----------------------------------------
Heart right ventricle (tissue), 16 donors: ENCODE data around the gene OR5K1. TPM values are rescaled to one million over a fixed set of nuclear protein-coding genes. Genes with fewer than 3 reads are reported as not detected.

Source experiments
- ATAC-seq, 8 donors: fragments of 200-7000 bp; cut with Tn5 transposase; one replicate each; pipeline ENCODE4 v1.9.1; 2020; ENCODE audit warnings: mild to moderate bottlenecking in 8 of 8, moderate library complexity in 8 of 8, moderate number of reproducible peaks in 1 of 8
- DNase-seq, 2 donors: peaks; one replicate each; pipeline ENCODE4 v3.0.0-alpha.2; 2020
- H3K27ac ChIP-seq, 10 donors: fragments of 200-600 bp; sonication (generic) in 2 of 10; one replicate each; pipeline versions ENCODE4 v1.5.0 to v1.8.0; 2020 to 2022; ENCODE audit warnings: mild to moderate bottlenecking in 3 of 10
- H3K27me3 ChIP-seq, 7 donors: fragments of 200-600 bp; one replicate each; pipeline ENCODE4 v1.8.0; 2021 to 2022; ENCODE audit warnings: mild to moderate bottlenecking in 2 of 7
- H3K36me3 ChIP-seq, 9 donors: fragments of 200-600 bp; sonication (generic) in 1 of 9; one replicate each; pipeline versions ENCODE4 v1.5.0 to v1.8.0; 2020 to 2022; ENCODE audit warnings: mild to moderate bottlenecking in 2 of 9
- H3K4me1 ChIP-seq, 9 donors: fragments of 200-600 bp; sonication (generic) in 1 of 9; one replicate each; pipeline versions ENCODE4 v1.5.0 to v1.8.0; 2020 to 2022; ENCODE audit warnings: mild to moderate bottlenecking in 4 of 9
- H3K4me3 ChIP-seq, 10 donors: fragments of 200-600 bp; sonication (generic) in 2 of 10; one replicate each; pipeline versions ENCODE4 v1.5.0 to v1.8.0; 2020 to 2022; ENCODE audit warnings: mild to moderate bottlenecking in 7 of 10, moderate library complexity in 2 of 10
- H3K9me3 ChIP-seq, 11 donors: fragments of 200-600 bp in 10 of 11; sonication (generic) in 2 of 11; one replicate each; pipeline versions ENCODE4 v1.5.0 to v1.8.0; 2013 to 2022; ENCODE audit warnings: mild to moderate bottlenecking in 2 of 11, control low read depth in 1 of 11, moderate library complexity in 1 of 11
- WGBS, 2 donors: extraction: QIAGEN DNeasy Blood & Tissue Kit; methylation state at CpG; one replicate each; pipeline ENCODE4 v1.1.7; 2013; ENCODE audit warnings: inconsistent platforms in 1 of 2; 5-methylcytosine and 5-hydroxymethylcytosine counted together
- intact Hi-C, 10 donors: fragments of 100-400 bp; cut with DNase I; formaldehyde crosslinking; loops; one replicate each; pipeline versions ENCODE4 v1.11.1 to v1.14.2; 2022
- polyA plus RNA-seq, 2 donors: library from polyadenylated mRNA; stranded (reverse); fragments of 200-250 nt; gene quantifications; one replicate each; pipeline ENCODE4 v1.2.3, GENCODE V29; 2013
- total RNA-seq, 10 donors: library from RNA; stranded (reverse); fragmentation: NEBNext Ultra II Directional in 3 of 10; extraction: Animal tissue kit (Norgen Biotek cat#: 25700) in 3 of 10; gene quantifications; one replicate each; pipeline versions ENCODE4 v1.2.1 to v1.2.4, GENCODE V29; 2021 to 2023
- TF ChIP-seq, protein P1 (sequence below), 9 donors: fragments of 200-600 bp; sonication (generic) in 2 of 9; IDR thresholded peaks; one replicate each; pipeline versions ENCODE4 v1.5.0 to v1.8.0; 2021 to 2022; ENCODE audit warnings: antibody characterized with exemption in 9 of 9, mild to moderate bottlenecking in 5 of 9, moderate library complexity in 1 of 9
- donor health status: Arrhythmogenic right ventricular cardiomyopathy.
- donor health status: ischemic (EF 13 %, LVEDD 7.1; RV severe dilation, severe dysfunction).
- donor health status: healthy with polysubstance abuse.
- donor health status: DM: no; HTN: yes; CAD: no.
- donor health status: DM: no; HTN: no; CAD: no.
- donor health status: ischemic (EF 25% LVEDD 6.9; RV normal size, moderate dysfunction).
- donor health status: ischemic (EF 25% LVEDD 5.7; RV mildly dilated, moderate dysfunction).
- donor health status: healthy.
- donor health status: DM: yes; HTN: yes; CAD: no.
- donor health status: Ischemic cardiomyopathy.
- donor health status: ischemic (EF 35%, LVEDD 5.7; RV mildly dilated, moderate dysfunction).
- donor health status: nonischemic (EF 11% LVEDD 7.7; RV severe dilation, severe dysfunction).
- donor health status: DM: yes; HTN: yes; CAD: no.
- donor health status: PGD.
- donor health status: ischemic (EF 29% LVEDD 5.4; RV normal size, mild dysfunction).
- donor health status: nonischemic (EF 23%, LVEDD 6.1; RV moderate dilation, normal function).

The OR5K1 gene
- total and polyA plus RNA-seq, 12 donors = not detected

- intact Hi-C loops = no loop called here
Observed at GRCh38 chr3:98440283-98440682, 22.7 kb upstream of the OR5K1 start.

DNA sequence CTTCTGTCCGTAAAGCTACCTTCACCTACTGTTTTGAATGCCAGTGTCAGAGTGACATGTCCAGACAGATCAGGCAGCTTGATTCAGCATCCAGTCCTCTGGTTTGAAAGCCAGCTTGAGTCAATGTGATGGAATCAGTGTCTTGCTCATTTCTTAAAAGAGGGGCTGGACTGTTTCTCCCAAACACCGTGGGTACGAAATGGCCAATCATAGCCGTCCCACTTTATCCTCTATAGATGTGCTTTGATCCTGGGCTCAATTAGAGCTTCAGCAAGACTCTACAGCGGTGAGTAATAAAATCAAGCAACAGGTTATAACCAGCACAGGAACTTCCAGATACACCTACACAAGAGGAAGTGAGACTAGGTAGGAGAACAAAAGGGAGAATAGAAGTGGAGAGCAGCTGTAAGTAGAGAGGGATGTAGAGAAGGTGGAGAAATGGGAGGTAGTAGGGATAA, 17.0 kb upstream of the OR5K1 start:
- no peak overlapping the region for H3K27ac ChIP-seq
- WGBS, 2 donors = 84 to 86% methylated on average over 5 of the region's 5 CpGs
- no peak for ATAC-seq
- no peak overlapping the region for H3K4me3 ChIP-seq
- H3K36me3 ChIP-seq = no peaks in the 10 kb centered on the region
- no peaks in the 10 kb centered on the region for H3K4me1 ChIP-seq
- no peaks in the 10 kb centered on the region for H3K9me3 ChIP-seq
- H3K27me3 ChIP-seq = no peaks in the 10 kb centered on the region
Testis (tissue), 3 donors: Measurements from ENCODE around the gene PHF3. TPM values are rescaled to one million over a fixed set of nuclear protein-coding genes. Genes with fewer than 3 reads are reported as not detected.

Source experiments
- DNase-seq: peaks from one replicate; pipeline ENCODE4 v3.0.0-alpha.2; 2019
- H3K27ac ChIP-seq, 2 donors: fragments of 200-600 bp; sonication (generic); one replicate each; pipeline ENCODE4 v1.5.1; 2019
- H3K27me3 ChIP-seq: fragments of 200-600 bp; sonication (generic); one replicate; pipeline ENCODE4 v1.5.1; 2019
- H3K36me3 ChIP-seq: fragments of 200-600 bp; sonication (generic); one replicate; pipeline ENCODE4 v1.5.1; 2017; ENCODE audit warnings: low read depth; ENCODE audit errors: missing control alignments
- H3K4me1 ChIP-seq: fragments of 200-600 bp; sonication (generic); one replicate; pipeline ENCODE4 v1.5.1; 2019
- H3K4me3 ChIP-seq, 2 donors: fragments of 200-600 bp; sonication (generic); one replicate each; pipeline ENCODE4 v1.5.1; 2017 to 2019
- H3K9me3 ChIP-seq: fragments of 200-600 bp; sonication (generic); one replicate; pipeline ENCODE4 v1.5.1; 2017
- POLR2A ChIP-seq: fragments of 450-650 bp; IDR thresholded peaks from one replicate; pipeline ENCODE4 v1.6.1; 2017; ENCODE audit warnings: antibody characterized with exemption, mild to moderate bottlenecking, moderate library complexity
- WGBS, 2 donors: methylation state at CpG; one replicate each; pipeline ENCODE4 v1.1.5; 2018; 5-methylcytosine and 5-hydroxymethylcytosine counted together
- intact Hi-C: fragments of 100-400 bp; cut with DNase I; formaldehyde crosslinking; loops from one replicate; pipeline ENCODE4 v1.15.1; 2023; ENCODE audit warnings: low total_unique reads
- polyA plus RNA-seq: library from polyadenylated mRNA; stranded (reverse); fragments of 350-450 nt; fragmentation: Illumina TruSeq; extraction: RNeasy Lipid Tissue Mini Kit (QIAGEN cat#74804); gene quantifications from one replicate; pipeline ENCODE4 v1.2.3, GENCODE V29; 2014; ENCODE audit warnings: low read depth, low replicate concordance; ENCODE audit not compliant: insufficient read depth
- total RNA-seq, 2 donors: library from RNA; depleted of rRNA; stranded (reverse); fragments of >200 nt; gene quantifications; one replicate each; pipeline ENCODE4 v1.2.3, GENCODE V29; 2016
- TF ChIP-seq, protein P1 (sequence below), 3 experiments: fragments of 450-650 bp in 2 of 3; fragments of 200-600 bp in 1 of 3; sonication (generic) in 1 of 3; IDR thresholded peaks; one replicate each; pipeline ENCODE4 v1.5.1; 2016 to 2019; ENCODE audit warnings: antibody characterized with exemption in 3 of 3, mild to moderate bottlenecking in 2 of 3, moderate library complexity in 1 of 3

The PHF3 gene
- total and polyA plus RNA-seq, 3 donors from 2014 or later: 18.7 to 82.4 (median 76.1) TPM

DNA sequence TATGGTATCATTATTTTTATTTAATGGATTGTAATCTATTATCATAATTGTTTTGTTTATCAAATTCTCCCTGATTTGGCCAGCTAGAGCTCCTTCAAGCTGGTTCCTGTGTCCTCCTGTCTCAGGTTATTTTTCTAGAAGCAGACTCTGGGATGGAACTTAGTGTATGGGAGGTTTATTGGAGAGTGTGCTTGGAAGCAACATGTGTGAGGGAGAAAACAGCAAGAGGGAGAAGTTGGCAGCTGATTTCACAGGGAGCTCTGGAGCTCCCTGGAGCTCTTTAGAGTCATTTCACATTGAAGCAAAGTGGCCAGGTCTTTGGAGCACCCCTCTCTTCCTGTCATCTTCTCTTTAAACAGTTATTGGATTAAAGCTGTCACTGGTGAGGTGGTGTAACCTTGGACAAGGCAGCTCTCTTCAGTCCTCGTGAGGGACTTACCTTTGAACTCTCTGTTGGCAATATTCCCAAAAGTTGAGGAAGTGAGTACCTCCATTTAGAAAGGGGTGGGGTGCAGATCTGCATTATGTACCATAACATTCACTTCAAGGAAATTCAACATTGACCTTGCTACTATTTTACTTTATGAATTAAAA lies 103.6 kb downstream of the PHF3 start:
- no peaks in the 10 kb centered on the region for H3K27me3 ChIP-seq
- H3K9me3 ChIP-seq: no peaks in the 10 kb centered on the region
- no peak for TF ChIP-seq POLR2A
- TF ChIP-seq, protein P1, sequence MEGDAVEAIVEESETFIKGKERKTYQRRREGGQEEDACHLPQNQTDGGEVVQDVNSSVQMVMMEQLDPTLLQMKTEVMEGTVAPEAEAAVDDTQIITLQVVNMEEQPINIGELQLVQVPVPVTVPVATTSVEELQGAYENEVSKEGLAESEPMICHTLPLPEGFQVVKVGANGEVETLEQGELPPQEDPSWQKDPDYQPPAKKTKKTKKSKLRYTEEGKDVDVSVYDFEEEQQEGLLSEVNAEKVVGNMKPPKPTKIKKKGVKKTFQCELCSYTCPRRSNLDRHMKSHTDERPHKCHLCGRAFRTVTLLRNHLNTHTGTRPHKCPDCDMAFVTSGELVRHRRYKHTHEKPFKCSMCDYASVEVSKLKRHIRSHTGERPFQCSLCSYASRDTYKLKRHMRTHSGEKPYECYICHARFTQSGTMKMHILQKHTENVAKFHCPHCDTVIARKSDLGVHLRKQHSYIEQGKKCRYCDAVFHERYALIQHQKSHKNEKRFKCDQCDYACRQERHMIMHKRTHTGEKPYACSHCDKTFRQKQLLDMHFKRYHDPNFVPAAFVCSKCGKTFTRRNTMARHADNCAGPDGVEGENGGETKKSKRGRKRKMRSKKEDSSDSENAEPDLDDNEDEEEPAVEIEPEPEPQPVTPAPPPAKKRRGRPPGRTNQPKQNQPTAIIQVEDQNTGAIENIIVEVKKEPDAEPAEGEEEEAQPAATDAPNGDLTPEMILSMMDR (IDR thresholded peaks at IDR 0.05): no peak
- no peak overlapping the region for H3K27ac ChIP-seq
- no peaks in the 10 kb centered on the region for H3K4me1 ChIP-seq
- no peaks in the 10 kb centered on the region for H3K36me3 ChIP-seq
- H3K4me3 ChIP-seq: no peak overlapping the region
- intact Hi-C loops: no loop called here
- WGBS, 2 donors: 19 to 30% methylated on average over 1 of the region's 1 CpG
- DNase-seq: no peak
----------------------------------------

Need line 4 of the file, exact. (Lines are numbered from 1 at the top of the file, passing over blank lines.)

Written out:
- DNase-seq, 2 donors: peaks; one replicate each; pipeline ENCODE4 v3.0.0-alpha.2; 2020